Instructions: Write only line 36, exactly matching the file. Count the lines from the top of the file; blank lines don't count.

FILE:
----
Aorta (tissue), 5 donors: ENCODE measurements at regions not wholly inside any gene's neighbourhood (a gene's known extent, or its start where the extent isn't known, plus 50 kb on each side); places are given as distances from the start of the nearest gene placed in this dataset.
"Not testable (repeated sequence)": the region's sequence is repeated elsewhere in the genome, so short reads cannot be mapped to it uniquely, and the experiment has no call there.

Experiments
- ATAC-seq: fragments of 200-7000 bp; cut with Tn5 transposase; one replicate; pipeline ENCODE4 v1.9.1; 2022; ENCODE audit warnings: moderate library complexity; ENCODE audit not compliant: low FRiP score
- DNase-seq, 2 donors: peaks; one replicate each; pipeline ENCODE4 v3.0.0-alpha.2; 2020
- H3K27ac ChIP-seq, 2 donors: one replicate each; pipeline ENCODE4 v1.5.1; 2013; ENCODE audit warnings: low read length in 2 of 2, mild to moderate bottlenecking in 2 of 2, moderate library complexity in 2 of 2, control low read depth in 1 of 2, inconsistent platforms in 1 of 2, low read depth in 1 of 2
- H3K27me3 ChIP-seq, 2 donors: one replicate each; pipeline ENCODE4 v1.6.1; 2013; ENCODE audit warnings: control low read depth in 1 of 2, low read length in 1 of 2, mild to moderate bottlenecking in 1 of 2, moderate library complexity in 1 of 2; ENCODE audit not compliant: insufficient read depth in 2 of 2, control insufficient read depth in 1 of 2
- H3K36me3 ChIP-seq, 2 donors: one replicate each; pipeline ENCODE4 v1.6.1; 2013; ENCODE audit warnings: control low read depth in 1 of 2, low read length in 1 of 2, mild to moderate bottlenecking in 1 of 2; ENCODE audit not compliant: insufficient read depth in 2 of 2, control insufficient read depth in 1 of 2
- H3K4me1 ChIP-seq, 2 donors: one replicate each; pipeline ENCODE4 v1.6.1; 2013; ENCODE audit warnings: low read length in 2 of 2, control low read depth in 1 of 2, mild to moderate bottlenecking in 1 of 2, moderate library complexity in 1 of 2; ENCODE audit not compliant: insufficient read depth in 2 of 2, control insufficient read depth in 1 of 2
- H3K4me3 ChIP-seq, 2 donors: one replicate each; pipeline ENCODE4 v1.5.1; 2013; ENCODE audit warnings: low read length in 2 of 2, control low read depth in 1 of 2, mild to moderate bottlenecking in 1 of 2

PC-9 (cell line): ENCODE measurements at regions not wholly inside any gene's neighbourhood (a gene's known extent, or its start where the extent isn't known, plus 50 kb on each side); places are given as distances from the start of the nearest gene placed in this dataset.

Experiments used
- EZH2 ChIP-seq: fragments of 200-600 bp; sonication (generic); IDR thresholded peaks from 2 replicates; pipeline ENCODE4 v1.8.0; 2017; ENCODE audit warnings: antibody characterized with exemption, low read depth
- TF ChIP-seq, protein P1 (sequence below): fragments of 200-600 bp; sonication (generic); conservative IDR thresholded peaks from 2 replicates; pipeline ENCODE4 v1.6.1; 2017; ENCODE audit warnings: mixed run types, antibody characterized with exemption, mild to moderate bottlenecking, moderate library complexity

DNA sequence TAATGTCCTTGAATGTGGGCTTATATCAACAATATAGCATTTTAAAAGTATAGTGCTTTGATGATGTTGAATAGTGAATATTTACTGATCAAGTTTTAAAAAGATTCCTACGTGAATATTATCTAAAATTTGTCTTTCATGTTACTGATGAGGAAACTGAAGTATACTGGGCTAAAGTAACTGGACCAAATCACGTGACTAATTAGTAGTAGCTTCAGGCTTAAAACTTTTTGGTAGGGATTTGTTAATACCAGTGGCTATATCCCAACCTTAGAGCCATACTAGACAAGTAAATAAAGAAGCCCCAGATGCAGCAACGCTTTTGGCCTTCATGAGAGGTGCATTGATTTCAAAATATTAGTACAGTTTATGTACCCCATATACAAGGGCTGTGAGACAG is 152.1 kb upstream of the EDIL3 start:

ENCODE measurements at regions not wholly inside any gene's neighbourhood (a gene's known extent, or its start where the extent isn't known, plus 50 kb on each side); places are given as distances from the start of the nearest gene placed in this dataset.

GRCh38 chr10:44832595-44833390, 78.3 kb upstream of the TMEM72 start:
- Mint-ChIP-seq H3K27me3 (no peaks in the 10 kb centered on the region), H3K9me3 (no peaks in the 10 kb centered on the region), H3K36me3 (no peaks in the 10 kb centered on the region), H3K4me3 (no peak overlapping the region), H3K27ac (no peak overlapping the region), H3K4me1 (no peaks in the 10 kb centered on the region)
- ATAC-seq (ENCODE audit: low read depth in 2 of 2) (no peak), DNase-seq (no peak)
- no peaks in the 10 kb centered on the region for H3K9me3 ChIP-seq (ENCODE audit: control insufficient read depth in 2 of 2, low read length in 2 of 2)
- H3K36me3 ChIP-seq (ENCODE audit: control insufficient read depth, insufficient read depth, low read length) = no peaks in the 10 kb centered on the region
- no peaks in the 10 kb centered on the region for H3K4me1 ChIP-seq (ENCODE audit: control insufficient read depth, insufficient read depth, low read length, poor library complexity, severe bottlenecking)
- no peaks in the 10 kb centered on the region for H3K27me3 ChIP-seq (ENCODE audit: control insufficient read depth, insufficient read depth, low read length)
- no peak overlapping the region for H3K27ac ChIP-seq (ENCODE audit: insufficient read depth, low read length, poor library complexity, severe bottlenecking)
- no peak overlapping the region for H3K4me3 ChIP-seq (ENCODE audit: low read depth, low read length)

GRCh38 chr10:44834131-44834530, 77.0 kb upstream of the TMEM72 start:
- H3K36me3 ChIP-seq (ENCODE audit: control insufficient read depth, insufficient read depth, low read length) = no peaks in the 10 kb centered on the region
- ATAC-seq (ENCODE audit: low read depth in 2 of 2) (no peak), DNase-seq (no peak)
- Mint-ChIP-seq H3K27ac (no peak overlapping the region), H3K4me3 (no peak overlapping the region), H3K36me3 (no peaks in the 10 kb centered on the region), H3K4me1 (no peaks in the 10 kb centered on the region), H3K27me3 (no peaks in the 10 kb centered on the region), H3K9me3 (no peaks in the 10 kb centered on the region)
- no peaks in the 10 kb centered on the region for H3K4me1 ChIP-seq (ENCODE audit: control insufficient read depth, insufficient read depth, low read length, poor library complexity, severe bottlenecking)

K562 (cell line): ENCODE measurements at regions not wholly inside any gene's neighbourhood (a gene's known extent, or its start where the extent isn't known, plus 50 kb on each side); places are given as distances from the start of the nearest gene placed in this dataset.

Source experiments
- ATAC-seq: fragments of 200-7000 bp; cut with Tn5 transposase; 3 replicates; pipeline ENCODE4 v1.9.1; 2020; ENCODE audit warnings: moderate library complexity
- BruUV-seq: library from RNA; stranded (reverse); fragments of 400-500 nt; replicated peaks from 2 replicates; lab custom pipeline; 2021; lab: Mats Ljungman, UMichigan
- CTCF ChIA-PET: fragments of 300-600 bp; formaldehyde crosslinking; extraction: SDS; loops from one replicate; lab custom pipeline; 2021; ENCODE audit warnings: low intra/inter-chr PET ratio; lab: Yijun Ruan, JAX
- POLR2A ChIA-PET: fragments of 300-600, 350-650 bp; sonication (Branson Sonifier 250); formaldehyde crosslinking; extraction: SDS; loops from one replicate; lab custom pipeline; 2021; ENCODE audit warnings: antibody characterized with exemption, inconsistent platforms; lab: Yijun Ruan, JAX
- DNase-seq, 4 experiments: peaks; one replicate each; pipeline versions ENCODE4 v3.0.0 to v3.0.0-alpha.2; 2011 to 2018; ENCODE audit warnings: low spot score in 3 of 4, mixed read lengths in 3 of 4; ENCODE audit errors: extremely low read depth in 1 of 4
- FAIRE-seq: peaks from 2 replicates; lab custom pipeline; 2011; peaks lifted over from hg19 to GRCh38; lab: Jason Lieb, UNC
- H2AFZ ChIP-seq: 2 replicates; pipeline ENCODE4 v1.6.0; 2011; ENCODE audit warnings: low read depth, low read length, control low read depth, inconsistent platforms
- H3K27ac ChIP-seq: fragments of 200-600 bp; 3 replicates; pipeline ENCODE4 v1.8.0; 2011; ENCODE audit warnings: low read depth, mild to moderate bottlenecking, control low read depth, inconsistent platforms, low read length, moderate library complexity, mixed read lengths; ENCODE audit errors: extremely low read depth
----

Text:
- POLR2A ChIA-PET: fragments of 300-600, 350-650 bp; sonication (Branson Sonifier 250); formaldehyde crosslinking; extraction: SDS; loops from one replicate; lab custom pipeline; 2021; ENCODE audit warnings: antibody characterized with exemption, inconsistent platforms; lab: Yijun Ruan, JAX